Blessed Thomas Woodhouse is a real character. I don’t recall ever hearing of him before last night, which is perfectly typical of the man. He was a real life Father Brown of Elizabethan times — sweet, humble, optimistic, likeable, determined to convert souls and make God’s point no matter what, and a lot sharper than people thought.
He was ordained during Queen Mary’s brief reign, and first appeared in history as an ordinary Lincolnshire parish priest and rector. He served there for less than a year before Elizabeth came in, and then ended up earning his bread as a tutor in Wales. He was arrested May 14, 1561, while saying Mass (under ‘Good’ Queen Bess that was a treasonous crime, remember?) and was sent to the Fleet Prison. He remained there for twelve years, living on charity. (You had to pay for your food and keep while imprisoned, or starve. Luckily, the jailers liked him.)
He was generally a model prisoner, but he consistently did as he thought best and could not be stopped. He converted his fellow prisoners to Catholicism. He said Mass for them regularly, despite rules and watchers. He wrote letters whenever it seemed good to him. He even preached to people outside the prison, by writing little messages calling people to repentance, then tying them to stones and throwing them through the windows or over the walls.
One nasty London year, the Fleet was evacuated to the head jailer’s country home, because of plague. It was during Lent, and Father Woodhouse got upset that the jailer was eating meat and not fasting on Fridays. He told the jailer sternly that he could not and would not remain in a house that did not keep Lent. The jailer thought he was joking; but the next morning, Woodhouse was gone. He remained missing until someone thought to check the empty prison. Sure enough, there was Fr. Woodhouse, quietly keeping Lent in his familiar cell.
Fr.Woodhouse kept up with current events, and it seems that he heard all about the good work being done in England by the brave Jesuit missionaries. He got so excited that he wrote to the French head of the Society of Jesus, asking to be admitted despite his obvious inability to fulfill the normal requirements at that time. Apparently, the Jesuits were touched by this, and sent him a letter back admitting him to their company. This made him very happy and proud, but he was too humbled by the honor to inform anyone but his confessor.
Not long after this, Fr. Woodhouse seems to have decided that it was time to step up his twelve-year campaign to get martyred. Obviously, the jailers were too nice. Someone else would have to be tried. It was time to get Ignatian. 🙂 So he wrote a very kind, very earnest letter where he pointed out the obvious nullity of Elizabeth’s rule and all schismatic behavior. Then he hired one of the laundresses (whom he described in his famous letter as “a hot Protestant” and hence nobody to be punished or pursued) to deliver the letter to the house of Lord Burghley, Elizabeth’s treasurer, and then go right away again.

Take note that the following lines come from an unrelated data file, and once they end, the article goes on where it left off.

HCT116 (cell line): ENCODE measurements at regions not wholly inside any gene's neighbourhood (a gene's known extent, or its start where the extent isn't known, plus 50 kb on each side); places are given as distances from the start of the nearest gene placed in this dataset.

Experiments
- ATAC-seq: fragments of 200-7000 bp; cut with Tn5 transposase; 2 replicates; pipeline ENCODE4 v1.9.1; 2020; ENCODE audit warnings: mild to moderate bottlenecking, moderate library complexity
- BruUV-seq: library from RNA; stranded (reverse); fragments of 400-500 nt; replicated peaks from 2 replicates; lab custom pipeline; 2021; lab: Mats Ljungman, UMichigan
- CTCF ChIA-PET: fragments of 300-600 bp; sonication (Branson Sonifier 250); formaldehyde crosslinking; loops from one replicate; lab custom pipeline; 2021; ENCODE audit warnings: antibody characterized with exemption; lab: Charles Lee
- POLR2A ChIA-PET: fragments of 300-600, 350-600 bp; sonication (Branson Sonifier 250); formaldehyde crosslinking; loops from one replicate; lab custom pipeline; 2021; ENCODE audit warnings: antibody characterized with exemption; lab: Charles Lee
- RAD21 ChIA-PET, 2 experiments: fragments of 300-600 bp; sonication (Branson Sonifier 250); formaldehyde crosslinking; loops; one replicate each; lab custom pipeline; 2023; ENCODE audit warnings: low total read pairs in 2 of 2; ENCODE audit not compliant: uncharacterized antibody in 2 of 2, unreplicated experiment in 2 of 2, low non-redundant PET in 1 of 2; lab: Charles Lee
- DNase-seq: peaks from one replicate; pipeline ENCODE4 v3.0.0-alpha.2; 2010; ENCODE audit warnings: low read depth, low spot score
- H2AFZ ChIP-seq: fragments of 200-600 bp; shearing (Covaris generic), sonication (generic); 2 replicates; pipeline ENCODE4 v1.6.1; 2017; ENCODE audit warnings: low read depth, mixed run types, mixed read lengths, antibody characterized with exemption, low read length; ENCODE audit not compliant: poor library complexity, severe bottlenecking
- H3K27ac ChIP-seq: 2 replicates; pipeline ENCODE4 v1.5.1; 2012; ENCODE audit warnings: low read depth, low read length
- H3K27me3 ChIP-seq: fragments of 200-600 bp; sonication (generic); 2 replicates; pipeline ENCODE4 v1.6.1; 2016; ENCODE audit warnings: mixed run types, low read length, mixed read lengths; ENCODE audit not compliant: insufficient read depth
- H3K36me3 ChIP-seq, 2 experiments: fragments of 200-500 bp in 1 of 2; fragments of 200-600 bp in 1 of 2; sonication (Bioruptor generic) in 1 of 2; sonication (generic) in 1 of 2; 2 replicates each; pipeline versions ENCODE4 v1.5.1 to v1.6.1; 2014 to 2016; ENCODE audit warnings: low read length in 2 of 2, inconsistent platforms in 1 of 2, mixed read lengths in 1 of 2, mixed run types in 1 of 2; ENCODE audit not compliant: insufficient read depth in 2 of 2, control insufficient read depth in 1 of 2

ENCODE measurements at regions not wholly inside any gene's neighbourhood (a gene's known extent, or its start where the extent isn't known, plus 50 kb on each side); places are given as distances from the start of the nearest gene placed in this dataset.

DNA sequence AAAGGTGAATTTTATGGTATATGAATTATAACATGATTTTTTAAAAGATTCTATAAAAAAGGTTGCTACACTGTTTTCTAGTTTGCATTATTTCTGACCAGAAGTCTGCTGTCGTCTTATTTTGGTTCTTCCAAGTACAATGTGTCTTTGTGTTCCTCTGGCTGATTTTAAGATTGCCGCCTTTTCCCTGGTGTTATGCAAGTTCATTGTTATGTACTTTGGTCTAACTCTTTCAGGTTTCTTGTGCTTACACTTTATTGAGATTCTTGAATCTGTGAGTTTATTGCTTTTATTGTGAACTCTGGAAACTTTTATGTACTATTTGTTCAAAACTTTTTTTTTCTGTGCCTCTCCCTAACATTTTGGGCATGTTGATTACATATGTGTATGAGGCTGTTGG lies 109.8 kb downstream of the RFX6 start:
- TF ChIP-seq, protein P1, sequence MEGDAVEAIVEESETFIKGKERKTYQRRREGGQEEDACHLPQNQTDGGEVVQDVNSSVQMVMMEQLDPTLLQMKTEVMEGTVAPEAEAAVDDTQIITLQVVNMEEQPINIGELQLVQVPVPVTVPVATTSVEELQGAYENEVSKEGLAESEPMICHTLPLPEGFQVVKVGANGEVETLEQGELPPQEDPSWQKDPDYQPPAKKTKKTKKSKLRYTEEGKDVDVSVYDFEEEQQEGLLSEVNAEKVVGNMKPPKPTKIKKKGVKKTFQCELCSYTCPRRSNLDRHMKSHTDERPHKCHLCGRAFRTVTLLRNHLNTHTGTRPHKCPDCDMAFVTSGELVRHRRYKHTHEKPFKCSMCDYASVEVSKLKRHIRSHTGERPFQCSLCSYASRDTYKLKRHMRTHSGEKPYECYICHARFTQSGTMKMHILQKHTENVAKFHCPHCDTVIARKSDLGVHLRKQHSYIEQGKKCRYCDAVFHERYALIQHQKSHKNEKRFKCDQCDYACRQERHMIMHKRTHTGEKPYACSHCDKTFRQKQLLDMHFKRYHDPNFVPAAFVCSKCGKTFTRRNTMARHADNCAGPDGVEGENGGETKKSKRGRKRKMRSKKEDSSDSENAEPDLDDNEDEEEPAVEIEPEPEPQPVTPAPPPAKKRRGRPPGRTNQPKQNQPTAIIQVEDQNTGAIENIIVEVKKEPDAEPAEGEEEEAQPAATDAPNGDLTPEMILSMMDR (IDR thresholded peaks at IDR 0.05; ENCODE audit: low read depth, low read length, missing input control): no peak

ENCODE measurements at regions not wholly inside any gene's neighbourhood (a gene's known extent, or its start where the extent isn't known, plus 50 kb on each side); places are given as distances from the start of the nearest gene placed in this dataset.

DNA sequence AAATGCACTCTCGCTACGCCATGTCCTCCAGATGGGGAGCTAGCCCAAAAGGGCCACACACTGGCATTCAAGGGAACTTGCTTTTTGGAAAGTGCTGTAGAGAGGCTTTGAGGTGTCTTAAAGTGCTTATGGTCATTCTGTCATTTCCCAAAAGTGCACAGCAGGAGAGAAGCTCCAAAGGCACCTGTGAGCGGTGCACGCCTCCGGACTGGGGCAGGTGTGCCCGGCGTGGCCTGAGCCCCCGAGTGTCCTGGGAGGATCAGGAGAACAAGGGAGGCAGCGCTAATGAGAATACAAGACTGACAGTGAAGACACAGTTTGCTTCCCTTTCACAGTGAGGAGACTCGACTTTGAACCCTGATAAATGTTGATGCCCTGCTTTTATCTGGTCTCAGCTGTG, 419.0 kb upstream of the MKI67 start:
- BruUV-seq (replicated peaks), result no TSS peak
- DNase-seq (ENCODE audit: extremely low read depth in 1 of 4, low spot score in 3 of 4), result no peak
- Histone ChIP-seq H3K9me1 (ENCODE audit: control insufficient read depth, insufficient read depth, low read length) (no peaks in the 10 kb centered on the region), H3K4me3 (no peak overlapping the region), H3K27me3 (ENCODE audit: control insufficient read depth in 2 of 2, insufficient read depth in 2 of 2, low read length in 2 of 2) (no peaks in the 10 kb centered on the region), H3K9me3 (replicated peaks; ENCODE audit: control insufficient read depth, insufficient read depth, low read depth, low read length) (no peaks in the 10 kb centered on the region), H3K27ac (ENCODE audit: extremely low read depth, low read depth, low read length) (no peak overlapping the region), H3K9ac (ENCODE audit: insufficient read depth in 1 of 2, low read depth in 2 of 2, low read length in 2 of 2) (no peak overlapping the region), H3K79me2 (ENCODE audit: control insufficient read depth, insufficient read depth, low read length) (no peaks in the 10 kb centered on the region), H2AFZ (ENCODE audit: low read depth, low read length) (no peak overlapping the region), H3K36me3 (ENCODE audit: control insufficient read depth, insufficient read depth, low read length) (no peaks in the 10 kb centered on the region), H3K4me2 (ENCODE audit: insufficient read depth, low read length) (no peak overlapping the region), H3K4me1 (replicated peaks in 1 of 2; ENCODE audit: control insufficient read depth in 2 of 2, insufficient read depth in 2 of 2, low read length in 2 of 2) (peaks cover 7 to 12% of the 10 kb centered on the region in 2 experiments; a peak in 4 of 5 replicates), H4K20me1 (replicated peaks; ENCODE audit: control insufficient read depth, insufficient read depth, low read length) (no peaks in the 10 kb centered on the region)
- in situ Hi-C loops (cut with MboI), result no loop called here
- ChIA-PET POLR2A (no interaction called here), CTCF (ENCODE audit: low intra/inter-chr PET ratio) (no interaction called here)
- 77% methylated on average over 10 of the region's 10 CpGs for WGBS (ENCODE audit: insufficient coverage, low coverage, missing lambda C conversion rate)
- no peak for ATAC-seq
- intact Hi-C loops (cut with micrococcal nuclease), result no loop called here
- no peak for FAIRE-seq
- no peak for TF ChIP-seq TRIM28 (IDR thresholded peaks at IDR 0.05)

The letter got Lord Burghley’s attention, but mostly seems to have amused him. It seems probable that he only had Fr. Woodhouse called for questioning for amusement, or to see if he might name any other Catholics. But the interview deteriorated when the priest very nicely insisted on calling Lord Burghley by his surname, Cecil, because the noble title had been granted by someone who wasn’t really queen.
Father Woodhouse was on his way to a martyr’s crown, and nobody was going to stop him. There were some interviews designed to find him too crazy or stupid to kill, but Woodhouse quoted the Church Fathers and argued his theological points with great clarity. When the crowd on his way to Tyburn was a little too sympathetic, he sweetly went his own way by insisting on praying in Latin, and thus got them mad at him again. In the end, the executioners (who sometimes mercifully allowed a man to die of hanging before he was quartered) were so annoyed by his behavior that they insisted on keeping him alive, right up to the point his heart was ripped out while still beating. But cute, sweet, insignificant little Father Woodhouse died happy on June 19, 1573 — as the first Jesuit ever martyred in England!
The Fifth of November, by coincidence (or not), is when the Jesuits celebrate all their order’s canonized saints, as well as those named blessed or venerable. Some websites even forget to mention Blessed Thomas Woodhouse — which is entirely in keeping with his style! But I think he’s well worth recall.
Priest, confessor, martyr. Last minute Jesuit, occasional trickster, full time servant of God. Smart, simple, humble, and still under people’s radar.
Bl. Thomas Woodhouse, pray for us.
(Info in this post came from Lives of the English Martyrs (Vol. 2), edited by Dom Bede Camm. Another cool book by Camm is Forgotten Shrines, also at archive.org.)